To the editor:
What has COVID-19 cost you? Many people are excited to say goodbye to 2020 and all the effects of the pandemic. Families in our community experienced the holidays without someone they love because COVID-19 robbed them of a beloved family member. What could be done to prevent another empty chair at the table in 2021? Are we doing all we can as a community to protect our family, friends and neighbors?
By now, we know the three W's: wait, wear and wash. Many made their family gatherings smaller this year or even took them outside for safety. Despite everyone's efforts, the number of people in Caldwell County becoming infected with the virus is climbing exponentially. The result of rising numbers is a strain on our area hospitals. Samaritan's Purse has set up a field hospital at Caldwell UNC Health Care in Lenoir. Laura Easton, CEO of Caldwell UNC, stated that the field hospital will provide the needed level of care for the community.
What other things can be done? We can listen to those who are experiencing all the horrors of COVID-19 firsthand. In a recent conversation with a nurse who works with COVID-19 patients in a local hospital, there was concern that more could be done. The isolation of COVID-19 is heartbreaking. Patients cannot have visitors, and many times nurses are the last comforting faces patients see before they leave this world. In this conversation, this selfless servant pleaded with me to do everything I could to stop the spread. Of particular concern to her was the return of students to in-person learning amid skyrocketing positive cases of COVID-19. She stated that parents and grandparents can be sickened by children and young adults who are not showing symptoms. Her suggestion was that a few weeks of online instruction could save lives and ease the burden on our health care facilities. In the Dec. 30 Caldwell County Board of Education meeting, eight out of 11 school nurses concurred with delaying in-person learning for a short period to reduce the after-holiday surge of COVID-19.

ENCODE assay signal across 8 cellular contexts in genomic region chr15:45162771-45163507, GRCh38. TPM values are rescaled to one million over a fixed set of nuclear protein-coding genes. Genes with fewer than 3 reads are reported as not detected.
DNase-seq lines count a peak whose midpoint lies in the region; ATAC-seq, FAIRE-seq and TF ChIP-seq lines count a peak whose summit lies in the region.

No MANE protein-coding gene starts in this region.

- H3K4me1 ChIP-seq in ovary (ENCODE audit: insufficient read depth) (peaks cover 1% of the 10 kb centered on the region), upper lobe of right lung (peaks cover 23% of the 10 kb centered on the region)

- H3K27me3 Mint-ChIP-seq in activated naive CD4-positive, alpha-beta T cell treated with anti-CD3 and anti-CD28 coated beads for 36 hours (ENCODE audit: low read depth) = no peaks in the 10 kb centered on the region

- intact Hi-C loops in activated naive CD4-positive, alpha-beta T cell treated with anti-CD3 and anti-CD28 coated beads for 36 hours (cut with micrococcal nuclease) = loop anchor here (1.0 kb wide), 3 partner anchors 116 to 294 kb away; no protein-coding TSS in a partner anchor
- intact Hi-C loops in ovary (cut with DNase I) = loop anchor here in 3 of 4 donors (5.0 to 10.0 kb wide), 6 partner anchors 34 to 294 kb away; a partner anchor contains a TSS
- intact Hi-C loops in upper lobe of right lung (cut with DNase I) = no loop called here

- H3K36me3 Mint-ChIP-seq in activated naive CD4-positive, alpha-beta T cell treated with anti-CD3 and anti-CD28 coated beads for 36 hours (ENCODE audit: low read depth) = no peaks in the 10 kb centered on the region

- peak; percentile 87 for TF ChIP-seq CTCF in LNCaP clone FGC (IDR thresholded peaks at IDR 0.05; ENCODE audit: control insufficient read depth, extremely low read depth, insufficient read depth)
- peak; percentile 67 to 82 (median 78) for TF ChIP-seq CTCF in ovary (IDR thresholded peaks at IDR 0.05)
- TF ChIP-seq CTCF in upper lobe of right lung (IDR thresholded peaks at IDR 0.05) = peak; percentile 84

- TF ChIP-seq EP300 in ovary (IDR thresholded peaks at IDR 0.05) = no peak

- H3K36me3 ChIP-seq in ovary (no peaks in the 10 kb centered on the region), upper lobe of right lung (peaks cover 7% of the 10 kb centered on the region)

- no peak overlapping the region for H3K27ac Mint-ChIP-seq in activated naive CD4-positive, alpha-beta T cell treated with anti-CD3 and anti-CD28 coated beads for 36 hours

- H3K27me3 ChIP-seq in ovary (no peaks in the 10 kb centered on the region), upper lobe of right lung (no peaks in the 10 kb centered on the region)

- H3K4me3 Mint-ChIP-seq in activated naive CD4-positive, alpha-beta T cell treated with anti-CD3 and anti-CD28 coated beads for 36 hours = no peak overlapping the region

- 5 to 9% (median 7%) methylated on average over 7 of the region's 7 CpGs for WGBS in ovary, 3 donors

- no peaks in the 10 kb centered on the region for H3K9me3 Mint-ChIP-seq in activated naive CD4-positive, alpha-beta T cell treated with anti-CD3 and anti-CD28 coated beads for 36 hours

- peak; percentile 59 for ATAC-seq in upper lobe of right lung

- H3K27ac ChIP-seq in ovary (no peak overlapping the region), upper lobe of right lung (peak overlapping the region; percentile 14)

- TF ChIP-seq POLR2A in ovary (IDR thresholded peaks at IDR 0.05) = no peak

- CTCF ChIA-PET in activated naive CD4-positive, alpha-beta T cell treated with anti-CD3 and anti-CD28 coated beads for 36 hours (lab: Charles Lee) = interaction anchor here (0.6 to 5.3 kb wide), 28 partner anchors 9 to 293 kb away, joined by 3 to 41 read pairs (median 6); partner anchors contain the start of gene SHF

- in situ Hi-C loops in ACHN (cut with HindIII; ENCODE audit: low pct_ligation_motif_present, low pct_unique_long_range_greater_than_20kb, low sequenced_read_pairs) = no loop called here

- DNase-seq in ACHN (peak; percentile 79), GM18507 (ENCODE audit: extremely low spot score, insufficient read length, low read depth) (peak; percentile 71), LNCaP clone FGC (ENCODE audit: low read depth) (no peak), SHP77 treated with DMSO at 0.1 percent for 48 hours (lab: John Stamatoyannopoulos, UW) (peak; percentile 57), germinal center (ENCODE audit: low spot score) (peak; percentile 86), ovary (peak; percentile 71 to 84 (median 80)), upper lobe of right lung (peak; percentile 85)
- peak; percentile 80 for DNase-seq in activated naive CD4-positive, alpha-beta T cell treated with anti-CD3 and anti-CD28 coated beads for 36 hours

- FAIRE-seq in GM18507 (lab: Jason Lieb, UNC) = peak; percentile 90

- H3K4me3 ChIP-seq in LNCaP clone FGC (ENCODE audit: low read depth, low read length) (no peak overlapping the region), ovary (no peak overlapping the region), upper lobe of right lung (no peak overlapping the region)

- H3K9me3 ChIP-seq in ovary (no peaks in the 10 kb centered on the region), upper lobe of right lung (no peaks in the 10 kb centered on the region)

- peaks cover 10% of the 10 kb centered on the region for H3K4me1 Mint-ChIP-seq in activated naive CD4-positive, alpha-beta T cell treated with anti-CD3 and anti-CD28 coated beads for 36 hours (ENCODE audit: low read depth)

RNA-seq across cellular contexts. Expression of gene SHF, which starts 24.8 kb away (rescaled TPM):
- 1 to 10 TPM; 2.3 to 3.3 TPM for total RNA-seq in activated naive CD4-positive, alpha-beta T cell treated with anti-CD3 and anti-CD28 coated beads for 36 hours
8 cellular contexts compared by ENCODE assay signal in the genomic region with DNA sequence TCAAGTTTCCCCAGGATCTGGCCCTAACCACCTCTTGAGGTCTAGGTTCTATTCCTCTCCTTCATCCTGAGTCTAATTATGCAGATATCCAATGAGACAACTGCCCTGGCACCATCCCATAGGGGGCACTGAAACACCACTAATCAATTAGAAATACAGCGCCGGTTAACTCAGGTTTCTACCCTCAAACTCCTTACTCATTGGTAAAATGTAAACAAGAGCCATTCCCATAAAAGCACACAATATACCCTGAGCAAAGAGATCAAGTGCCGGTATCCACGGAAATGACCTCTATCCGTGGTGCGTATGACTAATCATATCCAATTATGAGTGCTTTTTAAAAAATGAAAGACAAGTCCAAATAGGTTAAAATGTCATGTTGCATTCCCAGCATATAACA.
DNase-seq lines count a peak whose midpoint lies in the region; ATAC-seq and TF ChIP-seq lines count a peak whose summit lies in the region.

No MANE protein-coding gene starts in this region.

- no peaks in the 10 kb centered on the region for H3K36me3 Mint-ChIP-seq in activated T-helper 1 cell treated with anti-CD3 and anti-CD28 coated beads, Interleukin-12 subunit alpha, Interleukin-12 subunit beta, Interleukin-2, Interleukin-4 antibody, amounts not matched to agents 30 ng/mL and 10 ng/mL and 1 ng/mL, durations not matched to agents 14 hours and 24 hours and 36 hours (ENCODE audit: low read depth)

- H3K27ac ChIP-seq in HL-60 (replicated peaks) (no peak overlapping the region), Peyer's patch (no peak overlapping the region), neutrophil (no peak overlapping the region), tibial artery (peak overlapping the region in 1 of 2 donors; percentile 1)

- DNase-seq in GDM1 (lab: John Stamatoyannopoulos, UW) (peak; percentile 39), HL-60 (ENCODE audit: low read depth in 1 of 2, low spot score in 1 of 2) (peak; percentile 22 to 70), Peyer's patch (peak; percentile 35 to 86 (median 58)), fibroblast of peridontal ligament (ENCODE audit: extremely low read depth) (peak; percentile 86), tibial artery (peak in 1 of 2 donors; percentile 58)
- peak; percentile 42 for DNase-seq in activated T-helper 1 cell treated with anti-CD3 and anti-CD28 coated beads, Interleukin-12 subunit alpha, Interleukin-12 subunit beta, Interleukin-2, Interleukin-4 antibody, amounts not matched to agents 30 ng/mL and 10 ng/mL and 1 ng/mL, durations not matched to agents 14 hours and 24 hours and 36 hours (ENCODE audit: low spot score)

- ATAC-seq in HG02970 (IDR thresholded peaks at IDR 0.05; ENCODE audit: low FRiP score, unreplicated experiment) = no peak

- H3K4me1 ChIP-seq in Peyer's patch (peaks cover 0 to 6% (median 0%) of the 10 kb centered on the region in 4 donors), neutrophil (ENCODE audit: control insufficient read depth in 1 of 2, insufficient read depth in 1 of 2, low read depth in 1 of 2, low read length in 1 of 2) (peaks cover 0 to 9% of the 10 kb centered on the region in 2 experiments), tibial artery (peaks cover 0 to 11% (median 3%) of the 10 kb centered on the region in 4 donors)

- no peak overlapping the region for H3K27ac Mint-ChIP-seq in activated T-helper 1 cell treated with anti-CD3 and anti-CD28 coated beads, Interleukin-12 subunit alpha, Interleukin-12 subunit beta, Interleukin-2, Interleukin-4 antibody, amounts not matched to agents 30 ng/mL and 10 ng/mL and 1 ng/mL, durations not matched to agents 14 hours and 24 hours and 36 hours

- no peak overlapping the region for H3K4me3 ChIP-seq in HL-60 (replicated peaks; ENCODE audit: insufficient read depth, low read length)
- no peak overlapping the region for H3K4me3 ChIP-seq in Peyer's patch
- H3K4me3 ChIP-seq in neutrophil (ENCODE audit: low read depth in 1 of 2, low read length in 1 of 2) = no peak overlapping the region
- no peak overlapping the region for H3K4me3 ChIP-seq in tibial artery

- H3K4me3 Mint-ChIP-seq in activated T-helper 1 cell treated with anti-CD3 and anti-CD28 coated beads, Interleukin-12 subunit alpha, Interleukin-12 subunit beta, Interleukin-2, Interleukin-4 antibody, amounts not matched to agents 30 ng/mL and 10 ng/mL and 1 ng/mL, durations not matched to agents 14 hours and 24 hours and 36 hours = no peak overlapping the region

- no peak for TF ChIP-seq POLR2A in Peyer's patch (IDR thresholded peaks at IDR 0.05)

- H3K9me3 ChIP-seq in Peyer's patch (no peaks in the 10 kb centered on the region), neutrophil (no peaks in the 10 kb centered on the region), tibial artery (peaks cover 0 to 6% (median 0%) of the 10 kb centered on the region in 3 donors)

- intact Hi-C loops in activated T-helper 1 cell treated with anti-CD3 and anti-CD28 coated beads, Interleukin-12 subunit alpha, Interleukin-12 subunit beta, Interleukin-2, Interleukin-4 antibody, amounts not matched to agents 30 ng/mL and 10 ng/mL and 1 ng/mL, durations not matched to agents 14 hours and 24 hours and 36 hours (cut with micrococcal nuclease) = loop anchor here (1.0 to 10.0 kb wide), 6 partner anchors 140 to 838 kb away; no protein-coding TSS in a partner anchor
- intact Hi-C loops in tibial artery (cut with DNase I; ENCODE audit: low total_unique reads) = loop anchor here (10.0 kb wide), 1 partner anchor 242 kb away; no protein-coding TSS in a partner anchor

We never really understand a situation until we have experienced it for ourselves. The nurses who serve our community have experienced all that COVID-19 has to offer. What else can we do to save the lives of our family, friends and neighbors? Maybe we should listen to those on the frontlines. Would it be worth saving a life?